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Soviet AIDS Toll, Medical System Linked

June 23, 1989|MICHAEL PARKS | Times Staff Writer

MOSCOW — A 10-year-old boy, infected with the AIDS virus while being treated for a heart defect in a Soviet hospital, has died in the southern Russian city of Rostov--the latest victim of the widespread use here of unsterilized syringes and other medical equipment.

The case, reported by the government newspaper Izvestia on Thursday, was the third of its kind, according to Soviet officials, who now acknowledge that the AIDS virus is being spread through the country's medical system.

Two other children, a 2-year-old girl and a year-old boy, also apparently contracted the virus through the use of contaminated equipment at a local children's hospital in Rostov, the paper said, and both are now seriously ill, suffering from acquired immune deficiency syndrome, or AIDS.

The 10-year-old died, Izvestia said, after the loss of his natural immunity to disease weakened him and made him vulnerable to the heart problems he previously had been able to resist.

The boy's death brought to five the number of Soviet citizens whose deaths have been officially attributed to AIDS-related diseases; three foreigners have also died here from AIDS, health officials have said.

258 Carriers Registered

Soviet health authorities said earlier this month that they had registered 258 Soviet citizens as carriers of the human immunodeficiency virus, an increase of 35% from the month before.

To prevent the further spread of the disease through the country's medical system will require an immediate reorganization of health care, Alexander Kondrusev, a deputy health minister, told Izvestia.

"Sterilization at all stages of examination and treatment is the main way to halt the spread of the disease," Kondrusev said. "But not only should the rules for medical personnel be made stricter, the whole state of our clinics should be changed. This is a huge task, but it must be solved immediately at state level."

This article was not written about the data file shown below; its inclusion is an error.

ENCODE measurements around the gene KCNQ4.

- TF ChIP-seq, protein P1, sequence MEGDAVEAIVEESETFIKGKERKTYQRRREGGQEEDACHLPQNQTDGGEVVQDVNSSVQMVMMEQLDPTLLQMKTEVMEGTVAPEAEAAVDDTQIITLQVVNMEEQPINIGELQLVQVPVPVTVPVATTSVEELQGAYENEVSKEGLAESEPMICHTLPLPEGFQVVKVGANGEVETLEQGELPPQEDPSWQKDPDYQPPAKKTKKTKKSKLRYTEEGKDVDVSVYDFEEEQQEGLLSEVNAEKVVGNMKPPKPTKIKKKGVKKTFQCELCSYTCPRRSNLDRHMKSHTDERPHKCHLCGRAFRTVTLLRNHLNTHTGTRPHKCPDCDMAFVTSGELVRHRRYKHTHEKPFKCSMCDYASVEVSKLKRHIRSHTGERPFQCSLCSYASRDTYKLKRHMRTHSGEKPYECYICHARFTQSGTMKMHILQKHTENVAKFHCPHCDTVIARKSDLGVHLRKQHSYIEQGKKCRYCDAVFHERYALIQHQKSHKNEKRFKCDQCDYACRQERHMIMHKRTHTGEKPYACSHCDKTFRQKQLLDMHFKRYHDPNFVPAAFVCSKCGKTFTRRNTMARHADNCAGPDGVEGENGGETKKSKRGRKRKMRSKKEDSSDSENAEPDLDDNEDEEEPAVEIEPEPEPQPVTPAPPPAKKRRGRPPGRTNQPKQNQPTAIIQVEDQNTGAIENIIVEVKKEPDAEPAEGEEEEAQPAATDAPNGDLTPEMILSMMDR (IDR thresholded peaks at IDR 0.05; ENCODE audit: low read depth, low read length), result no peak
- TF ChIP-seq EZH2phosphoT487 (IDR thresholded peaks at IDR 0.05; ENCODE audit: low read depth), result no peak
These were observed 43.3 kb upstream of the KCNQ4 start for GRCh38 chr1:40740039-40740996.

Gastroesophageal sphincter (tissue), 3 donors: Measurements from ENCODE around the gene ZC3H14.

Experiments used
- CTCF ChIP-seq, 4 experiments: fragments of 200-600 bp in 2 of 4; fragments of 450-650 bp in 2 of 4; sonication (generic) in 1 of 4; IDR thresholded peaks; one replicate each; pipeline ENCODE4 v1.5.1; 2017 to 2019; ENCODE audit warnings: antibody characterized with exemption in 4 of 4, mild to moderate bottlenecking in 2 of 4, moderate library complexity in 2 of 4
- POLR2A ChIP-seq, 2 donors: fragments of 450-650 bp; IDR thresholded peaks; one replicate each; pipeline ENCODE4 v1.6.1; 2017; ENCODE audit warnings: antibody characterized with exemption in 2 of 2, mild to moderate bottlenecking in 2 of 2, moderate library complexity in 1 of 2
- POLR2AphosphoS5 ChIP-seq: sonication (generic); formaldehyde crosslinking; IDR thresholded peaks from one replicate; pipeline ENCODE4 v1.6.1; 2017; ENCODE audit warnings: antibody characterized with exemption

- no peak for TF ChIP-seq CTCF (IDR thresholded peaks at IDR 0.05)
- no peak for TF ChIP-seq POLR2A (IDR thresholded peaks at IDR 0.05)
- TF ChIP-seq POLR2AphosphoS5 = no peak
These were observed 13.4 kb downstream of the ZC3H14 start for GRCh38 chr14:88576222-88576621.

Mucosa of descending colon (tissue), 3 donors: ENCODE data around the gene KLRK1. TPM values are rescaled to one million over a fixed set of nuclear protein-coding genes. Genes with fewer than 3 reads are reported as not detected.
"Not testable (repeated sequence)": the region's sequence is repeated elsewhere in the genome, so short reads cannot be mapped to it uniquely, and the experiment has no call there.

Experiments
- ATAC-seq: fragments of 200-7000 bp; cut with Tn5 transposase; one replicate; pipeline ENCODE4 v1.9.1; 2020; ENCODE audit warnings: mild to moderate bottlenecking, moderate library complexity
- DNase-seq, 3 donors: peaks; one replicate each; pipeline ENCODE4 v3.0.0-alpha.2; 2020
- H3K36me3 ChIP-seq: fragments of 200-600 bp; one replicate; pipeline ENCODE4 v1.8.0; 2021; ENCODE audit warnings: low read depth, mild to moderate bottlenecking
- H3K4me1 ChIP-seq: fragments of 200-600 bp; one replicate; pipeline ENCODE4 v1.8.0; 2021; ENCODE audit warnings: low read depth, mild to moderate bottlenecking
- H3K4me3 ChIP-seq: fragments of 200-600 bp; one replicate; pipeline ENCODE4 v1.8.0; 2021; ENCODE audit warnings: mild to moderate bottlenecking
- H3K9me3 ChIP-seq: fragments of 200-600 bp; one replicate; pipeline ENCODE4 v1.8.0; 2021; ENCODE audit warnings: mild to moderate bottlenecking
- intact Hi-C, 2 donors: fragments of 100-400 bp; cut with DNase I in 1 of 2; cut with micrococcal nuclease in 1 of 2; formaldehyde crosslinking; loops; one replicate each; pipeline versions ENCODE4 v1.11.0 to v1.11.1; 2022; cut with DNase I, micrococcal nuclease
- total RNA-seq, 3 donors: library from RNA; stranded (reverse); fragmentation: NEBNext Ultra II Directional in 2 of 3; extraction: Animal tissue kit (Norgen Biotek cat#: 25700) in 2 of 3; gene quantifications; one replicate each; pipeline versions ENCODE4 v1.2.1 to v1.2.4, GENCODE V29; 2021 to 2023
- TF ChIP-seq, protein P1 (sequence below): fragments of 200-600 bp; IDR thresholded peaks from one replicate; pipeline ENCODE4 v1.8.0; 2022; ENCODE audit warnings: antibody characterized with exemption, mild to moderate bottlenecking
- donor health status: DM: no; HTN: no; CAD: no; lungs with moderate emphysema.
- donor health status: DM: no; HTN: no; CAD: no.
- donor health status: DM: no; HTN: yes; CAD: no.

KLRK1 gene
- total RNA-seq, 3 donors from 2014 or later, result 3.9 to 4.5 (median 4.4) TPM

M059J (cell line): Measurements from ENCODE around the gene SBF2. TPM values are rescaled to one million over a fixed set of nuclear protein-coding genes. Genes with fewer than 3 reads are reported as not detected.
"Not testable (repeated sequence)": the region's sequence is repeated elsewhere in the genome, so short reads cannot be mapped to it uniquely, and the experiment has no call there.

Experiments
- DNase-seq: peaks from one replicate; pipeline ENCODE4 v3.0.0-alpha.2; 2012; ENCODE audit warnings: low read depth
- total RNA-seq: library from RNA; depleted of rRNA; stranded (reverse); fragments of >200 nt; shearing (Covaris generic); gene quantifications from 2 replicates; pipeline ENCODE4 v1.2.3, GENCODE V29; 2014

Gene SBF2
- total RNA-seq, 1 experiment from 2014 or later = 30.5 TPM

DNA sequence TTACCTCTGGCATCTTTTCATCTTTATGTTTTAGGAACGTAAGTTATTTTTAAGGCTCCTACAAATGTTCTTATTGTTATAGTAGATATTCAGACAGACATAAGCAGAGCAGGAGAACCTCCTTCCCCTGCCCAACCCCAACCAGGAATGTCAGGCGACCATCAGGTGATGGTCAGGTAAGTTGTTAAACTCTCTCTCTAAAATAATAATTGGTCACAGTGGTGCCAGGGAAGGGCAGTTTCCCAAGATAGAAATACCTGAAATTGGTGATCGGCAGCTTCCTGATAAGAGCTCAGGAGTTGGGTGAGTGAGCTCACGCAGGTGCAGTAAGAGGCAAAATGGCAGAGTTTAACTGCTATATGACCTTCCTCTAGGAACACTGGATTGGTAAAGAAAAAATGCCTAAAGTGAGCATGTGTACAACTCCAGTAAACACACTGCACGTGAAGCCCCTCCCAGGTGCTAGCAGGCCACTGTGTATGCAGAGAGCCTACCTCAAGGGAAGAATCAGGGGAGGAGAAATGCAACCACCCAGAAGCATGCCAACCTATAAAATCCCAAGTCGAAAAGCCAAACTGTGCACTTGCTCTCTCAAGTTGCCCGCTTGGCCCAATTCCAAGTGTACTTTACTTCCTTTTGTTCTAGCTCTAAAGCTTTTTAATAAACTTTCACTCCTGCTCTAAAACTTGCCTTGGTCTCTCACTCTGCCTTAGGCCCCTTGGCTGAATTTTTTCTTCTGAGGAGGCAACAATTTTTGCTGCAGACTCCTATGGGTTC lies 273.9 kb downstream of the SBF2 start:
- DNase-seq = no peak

Criticizing the country's medical care system for slack standards and haphazard hygiene, Izvestia and other major Soviet newspapers have suggested that AIDS is now spreading faster through the nation's hospitals than through sexual contacts.

Soviet medical personnel, castigated almost daily now for jeopardizing the health of those entrusted to them, are complaining in return that they often lack sufficient equipment to sterilize syringes--there is an extreme shortage of disposable syringes--and other instruments after each use, and they cannot get the equipment.

And officials at the Soviet wholesale firm that buys and distributes medical equipment told Izvestia that factories, many of them in the defense industry, are refusing to manufacture the sterilizers and other much-needed equipment.

In Rostov, for example, a factory that manufactures machinery for nuclear power plants is working at only half of its capacity and could easily make the sterilizers that are in such short supply, local officials told Izvestia, but so far it has declined. Other Rostov factories, including defense plants, have similarly said they are not against retooling to produce the equipment, but none has moved to do so. Only newly formed cooperative enterprises are trying to meet the need.

"We are counting kopecks and forgetting our health," Izvestia said.

Even if there were enough autoclaves and other equipment to sterilize syringes and other medical instruments, the problem would remain, Izvestia said, because no precautions are being taken at most dental clinics, medical laboratories and some surgical units.

Although Kondrusev said the route of the virus has not yet been fully traced, it may have been brought to Rostov when dozens of children from another city, Elista, were taken to a central hospitals in regional centers, including Rostov, for treatment of what proved to be AIDS-related diseases late last year.

More than 10 children were found last month to have contracted the AIDS virus from the Elista children in a Volgograd clinic.

The children from Elista had themselves been infected, probably from unsterilized syringes, while receiving medical care, Soviet officials have said. At least 46 children and 10 adults were infected with the AIDS virus at the Elista hospital, according to earlier reports.

A team of specialists, flown from Moscow, is now screening more than 300 other people, most of them children, who were treated at the Rostov children's hospital and two other local hospitals at that time, Izvestia said.

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